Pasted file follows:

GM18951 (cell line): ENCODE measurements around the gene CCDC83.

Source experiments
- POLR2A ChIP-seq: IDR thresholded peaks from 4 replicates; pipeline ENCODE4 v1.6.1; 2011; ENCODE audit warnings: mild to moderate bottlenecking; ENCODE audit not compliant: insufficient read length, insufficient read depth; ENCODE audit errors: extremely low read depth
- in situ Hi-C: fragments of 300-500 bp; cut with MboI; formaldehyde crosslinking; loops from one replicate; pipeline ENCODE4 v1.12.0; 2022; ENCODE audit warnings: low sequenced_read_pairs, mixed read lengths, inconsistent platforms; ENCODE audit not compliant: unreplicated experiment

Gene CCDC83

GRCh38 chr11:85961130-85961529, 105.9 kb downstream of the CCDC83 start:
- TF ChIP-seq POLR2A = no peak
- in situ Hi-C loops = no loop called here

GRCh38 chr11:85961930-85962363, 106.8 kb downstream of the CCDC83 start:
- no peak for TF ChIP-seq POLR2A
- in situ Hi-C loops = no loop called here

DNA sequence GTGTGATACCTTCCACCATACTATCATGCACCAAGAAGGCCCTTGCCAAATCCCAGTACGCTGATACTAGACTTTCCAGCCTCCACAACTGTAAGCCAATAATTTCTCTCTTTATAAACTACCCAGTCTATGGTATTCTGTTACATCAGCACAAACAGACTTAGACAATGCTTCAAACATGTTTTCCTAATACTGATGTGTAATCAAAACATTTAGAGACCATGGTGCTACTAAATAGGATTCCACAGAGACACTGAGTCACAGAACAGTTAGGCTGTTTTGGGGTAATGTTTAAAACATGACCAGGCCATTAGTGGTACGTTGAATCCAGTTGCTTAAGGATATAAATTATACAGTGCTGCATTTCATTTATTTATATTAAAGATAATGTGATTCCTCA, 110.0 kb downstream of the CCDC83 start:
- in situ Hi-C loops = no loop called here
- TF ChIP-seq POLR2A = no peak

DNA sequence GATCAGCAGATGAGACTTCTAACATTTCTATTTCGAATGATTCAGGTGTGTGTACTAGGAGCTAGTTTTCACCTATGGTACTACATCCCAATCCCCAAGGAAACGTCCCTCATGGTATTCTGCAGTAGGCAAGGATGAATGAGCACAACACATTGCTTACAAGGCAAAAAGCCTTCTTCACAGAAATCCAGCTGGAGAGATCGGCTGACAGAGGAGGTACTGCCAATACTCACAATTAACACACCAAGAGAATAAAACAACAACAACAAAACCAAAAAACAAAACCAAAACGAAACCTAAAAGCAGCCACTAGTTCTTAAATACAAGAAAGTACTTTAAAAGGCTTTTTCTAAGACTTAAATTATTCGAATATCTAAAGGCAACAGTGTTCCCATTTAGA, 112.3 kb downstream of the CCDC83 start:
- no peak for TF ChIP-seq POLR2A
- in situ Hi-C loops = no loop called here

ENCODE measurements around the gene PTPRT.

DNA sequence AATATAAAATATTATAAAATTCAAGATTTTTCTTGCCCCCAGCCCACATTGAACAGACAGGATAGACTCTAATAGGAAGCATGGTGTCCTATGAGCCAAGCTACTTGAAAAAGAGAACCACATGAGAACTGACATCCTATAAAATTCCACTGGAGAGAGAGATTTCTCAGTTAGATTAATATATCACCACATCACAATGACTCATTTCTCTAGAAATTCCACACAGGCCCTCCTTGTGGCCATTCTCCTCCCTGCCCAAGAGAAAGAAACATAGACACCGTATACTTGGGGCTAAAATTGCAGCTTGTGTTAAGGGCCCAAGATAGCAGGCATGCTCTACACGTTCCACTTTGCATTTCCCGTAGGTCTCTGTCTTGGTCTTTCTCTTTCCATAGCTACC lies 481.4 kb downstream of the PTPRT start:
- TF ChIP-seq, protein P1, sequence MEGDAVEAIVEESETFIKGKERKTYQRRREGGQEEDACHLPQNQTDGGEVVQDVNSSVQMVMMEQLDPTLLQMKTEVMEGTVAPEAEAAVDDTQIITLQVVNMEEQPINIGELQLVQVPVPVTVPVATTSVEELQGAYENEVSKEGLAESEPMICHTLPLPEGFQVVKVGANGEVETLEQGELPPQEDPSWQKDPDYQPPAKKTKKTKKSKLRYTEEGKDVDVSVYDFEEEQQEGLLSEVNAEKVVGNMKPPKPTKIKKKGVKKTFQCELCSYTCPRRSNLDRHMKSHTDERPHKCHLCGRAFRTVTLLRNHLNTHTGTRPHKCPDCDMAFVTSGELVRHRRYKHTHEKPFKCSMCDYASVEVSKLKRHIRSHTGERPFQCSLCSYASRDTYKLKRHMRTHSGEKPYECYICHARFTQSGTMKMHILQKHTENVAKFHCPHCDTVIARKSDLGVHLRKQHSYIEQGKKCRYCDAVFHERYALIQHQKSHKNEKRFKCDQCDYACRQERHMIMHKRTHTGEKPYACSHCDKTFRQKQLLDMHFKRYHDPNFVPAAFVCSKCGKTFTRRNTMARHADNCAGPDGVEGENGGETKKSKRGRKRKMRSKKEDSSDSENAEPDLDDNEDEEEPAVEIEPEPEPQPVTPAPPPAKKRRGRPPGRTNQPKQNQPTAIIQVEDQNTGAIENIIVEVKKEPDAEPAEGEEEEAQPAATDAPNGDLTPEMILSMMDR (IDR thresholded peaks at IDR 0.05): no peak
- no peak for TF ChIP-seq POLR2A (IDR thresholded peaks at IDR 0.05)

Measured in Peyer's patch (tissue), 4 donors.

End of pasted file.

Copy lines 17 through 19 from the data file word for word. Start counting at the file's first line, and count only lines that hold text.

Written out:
- in situ Hi-C loops = no loop called here

ENCODE measurements around the gene PTPRT.

DNA sequence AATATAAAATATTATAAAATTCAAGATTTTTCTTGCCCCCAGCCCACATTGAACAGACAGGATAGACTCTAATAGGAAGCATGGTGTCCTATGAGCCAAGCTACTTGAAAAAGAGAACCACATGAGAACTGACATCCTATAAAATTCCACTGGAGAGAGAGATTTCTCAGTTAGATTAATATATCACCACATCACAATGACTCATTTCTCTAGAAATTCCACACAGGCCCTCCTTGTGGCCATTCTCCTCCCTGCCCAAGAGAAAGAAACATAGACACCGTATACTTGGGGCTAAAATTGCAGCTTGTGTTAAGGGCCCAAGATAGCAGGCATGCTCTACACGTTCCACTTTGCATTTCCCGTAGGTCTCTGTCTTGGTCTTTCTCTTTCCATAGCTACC lies 481.4 kb downstream of the PTPRT start: